Online betting and casino brand Stakers has seen the dismissal of its appeal against the initial suspension of its UK gambling licence.
First-Tier Tribunal Judge Aleksander issued a written decision dismissing Stakers’ appeal against the suspension of its licence this morning.
The firm’s initial application to appeal had been refused by the Tribunal, and so by the time of the hearing its remote casino operations in the UK had been ‘effectively extinguished’.
Stakers’ licence was initially suspended by the UK Gambling Commission (UKGC) in March 2020 due to a ‘number of compliance issues,’ under sections 116 and 118 of the 2005 Gambling Act.
The UKGC subsequently informed Stakers that it should advise players not to place any bets through the website, and should also support customers in withdrawing funds in their accounts.
Throughout the appeal process, a ‘significant number of regulatory issues and alleged compliance failings’ were addressed, whilst Stakers questioned whether the Gambling Act permitted the UKGC to compel operators to participate in compliance assessments via Skype.
The judge concluded that he considered assessments conducted over Skype to be lawful for production of documents and records, but also found that UK gambling legislation does not require operators to display live operational environments to the UKGC via the platform, and firms are also not required to provide test accounts.
Additionally, although ‘evidence of compliance failings could be a criminal offence under the Act, the Judge ruled that Commission officers were not required to caution individuals under the Police and Criminal Evidence Act prior to recorded compliance assessments undertaken via Skype.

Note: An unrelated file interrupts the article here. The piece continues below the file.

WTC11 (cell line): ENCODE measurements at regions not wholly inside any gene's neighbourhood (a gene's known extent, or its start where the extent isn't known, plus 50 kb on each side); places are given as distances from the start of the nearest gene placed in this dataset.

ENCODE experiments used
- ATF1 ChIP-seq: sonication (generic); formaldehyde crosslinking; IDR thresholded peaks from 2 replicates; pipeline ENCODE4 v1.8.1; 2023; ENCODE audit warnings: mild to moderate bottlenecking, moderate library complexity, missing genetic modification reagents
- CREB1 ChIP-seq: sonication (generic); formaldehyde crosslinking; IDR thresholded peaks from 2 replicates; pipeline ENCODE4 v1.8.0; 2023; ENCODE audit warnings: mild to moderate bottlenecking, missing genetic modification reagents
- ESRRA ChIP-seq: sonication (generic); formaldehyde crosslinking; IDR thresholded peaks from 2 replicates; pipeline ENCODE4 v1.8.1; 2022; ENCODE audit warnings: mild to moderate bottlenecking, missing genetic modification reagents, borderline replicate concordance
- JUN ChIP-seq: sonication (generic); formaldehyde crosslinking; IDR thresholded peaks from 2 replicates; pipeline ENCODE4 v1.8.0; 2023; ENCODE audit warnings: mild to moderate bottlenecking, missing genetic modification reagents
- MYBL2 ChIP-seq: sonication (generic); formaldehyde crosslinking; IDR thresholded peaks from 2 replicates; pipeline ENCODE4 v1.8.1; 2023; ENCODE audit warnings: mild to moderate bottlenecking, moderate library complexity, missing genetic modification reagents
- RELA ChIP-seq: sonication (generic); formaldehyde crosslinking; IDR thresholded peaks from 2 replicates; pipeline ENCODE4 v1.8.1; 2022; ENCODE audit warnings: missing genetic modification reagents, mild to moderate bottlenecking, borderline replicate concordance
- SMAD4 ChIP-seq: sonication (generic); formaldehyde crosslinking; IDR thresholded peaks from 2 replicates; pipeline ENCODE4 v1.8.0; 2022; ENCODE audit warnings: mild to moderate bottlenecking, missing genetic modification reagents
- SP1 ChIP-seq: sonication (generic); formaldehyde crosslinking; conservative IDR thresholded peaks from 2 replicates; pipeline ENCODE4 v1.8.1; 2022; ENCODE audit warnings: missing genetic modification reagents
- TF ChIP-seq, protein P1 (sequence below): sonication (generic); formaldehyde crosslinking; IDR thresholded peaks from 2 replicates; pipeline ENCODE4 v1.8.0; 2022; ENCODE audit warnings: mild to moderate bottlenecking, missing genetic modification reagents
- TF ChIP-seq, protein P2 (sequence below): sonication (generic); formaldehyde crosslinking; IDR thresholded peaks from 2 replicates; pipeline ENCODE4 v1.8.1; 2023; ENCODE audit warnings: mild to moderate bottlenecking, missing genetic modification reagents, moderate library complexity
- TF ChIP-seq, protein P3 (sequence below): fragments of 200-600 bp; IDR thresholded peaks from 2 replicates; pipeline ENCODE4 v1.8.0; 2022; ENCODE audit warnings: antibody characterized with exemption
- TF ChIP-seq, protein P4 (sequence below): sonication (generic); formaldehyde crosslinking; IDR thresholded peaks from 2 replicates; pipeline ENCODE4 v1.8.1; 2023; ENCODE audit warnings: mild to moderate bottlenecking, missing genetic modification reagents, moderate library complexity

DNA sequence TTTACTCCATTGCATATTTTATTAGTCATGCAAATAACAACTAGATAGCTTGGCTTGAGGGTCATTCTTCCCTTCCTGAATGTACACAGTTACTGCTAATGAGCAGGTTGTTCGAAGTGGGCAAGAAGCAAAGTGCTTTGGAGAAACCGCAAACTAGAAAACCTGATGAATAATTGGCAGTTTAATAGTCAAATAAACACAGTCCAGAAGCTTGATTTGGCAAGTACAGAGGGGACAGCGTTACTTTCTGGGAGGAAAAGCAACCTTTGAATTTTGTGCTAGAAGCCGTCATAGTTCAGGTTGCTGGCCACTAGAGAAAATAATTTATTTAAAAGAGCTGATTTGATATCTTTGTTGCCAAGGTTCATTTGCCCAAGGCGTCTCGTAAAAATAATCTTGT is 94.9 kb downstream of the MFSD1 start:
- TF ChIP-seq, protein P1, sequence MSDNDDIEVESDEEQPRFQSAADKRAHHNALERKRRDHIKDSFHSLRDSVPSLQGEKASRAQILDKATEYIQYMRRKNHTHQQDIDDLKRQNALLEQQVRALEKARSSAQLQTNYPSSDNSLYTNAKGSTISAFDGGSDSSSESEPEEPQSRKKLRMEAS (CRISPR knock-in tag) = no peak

Richard Williams, the solicitor from Joelson law firm who represented Stakers, noted that a total of 12 months had passed since the company’s licence was initially revoked, including the six months between the final hearing and the Tribunal’s decision – which damaged Stakers’ chances of maintaining its operations.
He remarked: “Operators whose licence has been suspended, even where they do not agree with the Commission about alleged regulatory failings, will understand that appealing a suspension to the First-tier Tribunal may not be a viable option if they want to keep their business open.”
However Stakers Legal team has been in touch with SBC to clarify that the position of Stakers Ltd ‘does not coincide with the views and conclusions made by Joelson and Mr. Williams’ and instead maintains that Stakers ceased business due to the project’s end.
A spokesperson for the brand said: “The UK license was one of the licenses we had and due to reasons outside of FTT appeal ruling, our operation ceased back in 2020. Stakers was a startup and the timing was against us both in UK and the EU; we started in the middle of increased scrutiny of the regulators, and new licensing regimes were introduced on our key markets.”